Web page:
Atlanta zoo's panda twins doing well

Updated: 2013-07-17 10:44

By Kelly Chung Dawson in New York (China Daily)

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Atlanta zoo's panda twins doing well

The twin panda cubs, which weigh 145 and 99 grams, will grow their black and white coat in about a week. Provided to China Daily

Tiny twin panda cubs were born to a 15-year-old giant panda named Lun Lun earlier this week at Zoo Atlanta, the first set of panda twins born in the US in 26 years. The second cub was a surprise, after an earlier ultrasound had seemed to indicate a solo cub.

"This is a success we share with all of our fellow zoological organizations working to understand and protect this iconic species, and we share our joy with our local community and with our colleagues in China," said Zoo Atlanta's president and CEO Raymond B. King in a statement. "Twins are an entirely new scenario for Lun Lun, Zoo Atlanta and our animal care teams, who will no doubt be extremely busy over the next few months."

The cubs are also the first giant pandas born in the US this year, and are the product of an artificial insemination taken from a 15-year-old panda named Yang Yang, who is also housed at the zoo. Zoo Atlanta worked closely with panda caretakers and scientists from the Chengdu Research Base of Giant Panda Breeding, Lun Lun's birthplace.

The mortality rate among panda infants is high, so the next few weeks will be crucial, said Rebecca Snyder, curator of mammals at Zoo Atlanta. Fortunately, one of the cubs is heavier than average, weighing in at 145 grams. The other is about average, at 99 grams.

"We're lucky, because one is bigger than average. But every single hour matters, so we're taking it one hour at a time. Panda cubs are very tiny, and their health is delicate. The next few days will be tense, but we're excited," Snyder said.

Twin births are not uncommon among pandas, but panda mothers have generally tended to favor one cub over the other, leaving the second to die. To protect both cubs, zookeepers and animal caretakers from the Arthur M. Blank Family Foundation Giant Panda Center are rotating the cubs in and out so that Lun Lun is only caring for one at a time during the first few months. The cubs, which will grow their famous black and white coat in about a week, were separated shortly after birth. Lun Lun and the cubs are also under 24-hour observation by a live video feed, as was the case during gestation.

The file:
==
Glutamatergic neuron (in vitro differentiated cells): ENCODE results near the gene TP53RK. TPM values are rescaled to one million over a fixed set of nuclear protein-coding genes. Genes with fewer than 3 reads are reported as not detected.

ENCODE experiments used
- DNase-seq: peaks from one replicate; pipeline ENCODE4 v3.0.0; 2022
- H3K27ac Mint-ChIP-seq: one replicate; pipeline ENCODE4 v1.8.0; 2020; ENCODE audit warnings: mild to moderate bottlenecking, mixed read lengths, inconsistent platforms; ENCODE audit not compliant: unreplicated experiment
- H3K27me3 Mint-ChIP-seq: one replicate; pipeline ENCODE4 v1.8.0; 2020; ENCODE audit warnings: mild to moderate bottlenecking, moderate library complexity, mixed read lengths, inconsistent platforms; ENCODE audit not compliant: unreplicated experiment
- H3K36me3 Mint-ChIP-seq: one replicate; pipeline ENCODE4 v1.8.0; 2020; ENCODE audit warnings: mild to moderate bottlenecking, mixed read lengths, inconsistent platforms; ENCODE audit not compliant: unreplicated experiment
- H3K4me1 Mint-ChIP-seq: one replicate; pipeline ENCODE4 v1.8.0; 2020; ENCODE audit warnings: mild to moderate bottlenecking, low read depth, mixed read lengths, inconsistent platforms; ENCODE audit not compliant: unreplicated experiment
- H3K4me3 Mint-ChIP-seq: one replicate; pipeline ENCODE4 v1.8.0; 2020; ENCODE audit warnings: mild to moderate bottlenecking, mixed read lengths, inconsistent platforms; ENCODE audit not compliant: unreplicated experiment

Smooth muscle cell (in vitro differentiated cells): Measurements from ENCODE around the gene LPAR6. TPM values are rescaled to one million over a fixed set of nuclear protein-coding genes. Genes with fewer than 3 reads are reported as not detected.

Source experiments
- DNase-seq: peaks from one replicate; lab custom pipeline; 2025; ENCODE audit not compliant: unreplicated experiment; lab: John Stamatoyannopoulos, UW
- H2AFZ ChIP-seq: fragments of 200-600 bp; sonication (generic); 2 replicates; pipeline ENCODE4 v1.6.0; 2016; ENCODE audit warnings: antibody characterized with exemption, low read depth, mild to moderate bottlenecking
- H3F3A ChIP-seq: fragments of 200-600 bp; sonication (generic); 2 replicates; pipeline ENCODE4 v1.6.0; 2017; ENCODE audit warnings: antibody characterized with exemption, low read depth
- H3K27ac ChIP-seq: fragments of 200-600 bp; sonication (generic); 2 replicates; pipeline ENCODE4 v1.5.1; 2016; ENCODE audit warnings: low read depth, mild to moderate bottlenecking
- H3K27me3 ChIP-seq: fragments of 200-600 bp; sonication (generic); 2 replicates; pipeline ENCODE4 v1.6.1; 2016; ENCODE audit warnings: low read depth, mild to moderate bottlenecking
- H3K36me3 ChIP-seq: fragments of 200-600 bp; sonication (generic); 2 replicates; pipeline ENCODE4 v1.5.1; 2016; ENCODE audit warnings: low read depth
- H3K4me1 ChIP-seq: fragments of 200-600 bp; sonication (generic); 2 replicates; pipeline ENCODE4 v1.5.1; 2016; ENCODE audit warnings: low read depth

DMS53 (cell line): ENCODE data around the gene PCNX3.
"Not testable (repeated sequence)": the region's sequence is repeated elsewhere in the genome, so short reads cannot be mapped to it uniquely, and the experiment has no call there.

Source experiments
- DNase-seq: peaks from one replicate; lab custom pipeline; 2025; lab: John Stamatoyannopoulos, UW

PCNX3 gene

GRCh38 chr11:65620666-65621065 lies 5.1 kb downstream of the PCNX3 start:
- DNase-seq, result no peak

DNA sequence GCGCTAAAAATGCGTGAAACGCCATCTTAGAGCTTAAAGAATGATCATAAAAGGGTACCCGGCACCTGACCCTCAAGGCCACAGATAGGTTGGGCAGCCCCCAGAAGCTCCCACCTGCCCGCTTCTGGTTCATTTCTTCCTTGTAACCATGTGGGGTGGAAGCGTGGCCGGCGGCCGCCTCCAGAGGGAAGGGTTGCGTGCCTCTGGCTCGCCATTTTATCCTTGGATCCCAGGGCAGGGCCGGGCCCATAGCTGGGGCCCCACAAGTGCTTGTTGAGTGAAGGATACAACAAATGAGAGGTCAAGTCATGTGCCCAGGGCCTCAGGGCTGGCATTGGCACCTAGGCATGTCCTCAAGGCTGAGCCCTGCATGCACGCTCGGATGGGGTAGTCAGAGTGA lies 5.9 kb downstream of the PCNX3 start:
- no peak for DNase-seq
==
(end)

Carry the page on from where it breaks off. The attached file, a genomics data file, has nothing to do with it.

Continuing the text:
Lun Lun was immediately protective, and is reluctant to give up either cub once she is holding it, Snyder said. Pandas generally do not place cubs on the ground for several weeks, so the caretakers have had to be strategic and careful in switching the cubs out. As a result of Lun Lun's reluctance to relinquish either cub, the rotation schedule has been slower than planned. Both cubs' diets have been supplemented with milk formula.

"She's keeping the cubs warm, and being a normal, good mom," Snyder said of Lun Lun. "It's normal for her to want to hold on to her cub."

In a statement, Snyder added that the zoo will adjust their strategy and caretaking according to the condition of the cubs and how Lun Lun reacts to the continued rotation.

"The panda team is tired and a little stressed, but happy," the statement reads. "The next few days are especially critical. So please continue to keep us in your thoughts. We can use the good vibes!"

If all goes well, the panda cubs will be available for viewing at Zoo Atlanta in about four months. Generally, cubs stay with their mothers until the weaning age of one and a half years. Zoo Atlanta, which received the International Conservation Award from the Association of Zoos and Aquariums last year, plans to follow the Chinese tradition of naming the cubs when they reach 100 days.

Worldwide giant pandas number less than 2,000 today, with approximately 300 in captivity and 1,600 in the wild. Successful conservation of the species will be a challenge, but one that signifies ongoing cooperation and goodwill between China and the US, Snyder said.

"We certainly see giant pandas as ambassadors for both the species and for China, because they are so important culturally and historically," she said. "We see this as a great relationship builder between the two countries."

(China Daily USA 07/17/2013 page1)